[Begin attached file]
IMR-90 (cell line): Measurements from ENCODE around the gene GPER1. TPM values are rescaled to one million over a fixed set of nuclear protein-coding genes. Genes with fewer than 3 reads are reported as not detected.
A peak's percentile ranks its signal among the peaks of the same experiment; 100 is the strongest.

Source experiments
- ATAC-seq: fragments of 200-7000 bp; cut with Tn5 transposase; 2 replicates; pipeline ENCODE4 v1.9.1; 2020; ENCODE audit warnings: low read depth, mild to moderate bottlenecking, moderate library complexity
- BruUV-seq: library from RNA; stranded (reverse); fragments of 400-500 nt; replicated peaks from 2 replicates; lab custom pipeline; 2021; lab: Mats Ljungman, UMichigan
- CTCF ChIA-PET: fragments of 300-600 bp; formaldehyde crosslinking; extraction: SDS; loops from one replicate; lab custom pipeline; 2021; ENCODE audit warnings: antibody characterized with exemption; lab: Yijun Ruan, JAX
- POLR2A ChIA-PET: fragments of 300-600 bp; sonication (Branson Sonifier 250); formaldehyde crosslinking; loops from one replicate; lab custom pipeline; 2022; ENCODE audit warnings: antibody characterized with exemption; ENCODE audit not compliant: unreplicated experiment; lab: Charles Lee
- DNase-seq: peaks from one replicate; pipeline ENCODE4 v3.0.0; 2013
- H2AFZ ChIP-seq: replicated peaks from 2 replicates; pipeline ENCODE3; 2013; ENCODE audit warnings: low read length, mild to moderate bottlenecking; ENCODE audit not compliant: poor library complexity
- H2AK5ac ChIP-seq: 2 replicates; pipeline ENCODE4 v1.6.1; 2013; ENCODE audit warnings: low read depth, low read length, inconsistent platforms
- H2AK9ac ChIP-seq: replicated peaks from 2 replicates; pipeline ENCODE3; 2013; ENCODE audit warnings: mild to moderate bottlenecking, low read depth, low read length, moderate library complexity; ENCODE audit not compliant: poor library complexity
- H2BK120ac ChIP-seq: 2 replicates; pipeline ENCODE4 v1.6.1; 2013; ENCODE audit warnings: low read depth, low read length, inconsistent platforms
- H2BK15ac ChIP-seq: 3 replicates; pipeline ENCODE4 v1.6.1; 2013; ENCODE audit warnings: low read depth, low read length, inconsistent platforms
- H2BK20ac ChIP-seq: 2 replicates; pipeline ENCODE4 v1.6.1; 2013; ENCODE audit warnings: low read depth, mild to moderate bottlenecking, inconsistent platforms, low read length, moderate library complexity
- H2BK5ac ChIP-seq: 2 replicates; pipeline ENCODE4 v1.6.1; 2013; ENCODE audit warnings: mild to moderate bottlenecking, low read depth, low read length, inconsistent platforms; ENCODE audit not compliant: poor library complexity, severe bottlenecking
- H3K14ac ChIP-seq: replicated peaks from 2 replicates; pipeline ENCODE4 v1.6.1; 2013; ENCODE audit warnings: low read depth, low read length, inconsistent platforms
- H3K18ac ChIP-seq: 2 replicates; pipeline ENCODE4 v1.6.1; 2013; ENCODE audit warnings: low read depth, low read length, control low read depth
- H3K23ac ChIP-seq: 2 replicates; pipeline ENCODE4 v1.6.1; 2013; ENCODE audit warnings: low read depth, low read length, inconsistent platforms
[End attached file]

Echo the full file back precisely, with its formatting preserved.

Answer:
IMR-90 (cell line): Measurements from ENCODE around the gene GPER1. TPM values are rescaled to one million over a fixed set of nuclear protein-coding genes. Genes with fewer than 3 reads are reported as not detected.
A peak's percentile ranks its signal among the peaks of the same experiment; 100 is the strongest.

Source experiments
- ATAC-seq: fragments of 200-7000 bp; cut with Tn5 transposase; 2 replicates; pipeline ENCODE4 v1.9.1; 2020; ENCODE audit warnings: low read depth, mild to moderate bottlenecking, moderate library complexity
- BruUV-seq: library from RNA; stranded (reverse); fragments of 400-500 nt; replicated peaks from 2 replicates; lab custom pipeline; 2021; lab: Mats Ljungman, UMichigan
- CTCF ChIA-PET: fragments of 300-600 bp; formaldehyde crosslinking; extraction: SDS; loops from one replicate; lab custom pipeline; 2021; ENCODE audit warnings: antibody characterized with exemption; lab: Yijun Ruan, JAX
- POLR2A ChIA-PET: fragments of 300-600 bp; sonication (Branson Sonifier 250); formaldehyde crosslinking; loops from one replicate; lab custom pipeline; 2022; ENCODE audit warnings: antibody characterized with exemption; ENCODE audit not compliant: unreplicated experiment; lab: Charles Lee
- DNase-seq: peaks from one replicate; pipeline ENCODE4 v3.0.0; 2013
- H2AFZ ChIP-seq: replicated peaks from 2 replicates; pipeline ENCODE3; 2013; ENCODE audit warnings: low read length, mild to moderate bottlenecking; ENCODE audit not compliant: poor library complexity
- H2AK5ac ChIP-seq: 2 replicates; pipeline ENCODE4 v1.6.1; 2013; ENCODE audit warnings: low read depth, low read length, inconsistent platforms
- H2AK9ac ChIP-seq: replicated peaks from 2 replicates; pipeline ENCODE3; 2013; ENCODE audit warnings: mild to moderate bottlenecking, low read depth, low read length, moderate library complexity; ENCODE audit not compliant: poor library complexity
- H2BK120ac ChIP-seq: 2 replicates; pipeline ENCODE4 v1.6.1; 2013; ENCODE audit warnings: low read depth, low read length, inconsistent platforms
- H2BK15ac ChIP-seq: 3 replicates; pipeline ENCODE4 v1.6.1; 2013; ENCODE audit warnings: low read depth, low read length, inconsistent platforms
- H2BK20ac ChIP-seq: 2 replicates; pipeline ENCODE4 v1.6.1; 2013; ENCODE audit warnings: low read depth, mild to moderate bottlenecking, inconsistent platforms, low read length, moderate library complexity
- H2BK5ac ChIP-seq: 2 replicates; pipeline ENCODE4 v1.6.1; 2013; ENCODE audit warnings: mild to moderate bottlenecking, low read depth, low read length, inconsistent platforms; ENCODE audit not compliant: poor library complexity, severe bottlenecking
- H3K14ac ChIP-seq: replicated peaks from 2 replicates; pipeline ENCODE4 v1.6.1; 2013; ENCODE audit warnings: low read depth, low read length, inconsistent platforms
- H3K18ac ChIP-seq: 2 replicates; pipeline ENCODE4 v1.6.1; 2013; ENCODE audit warnings: low read depth, low read length, control low read depth
- H3K23ac ChIP-seq: 2 replicates; pipeline ENCODE4 v1.6.1; 2013; ENCODE audit warnings: low read depth, low read length, inconsistent platforms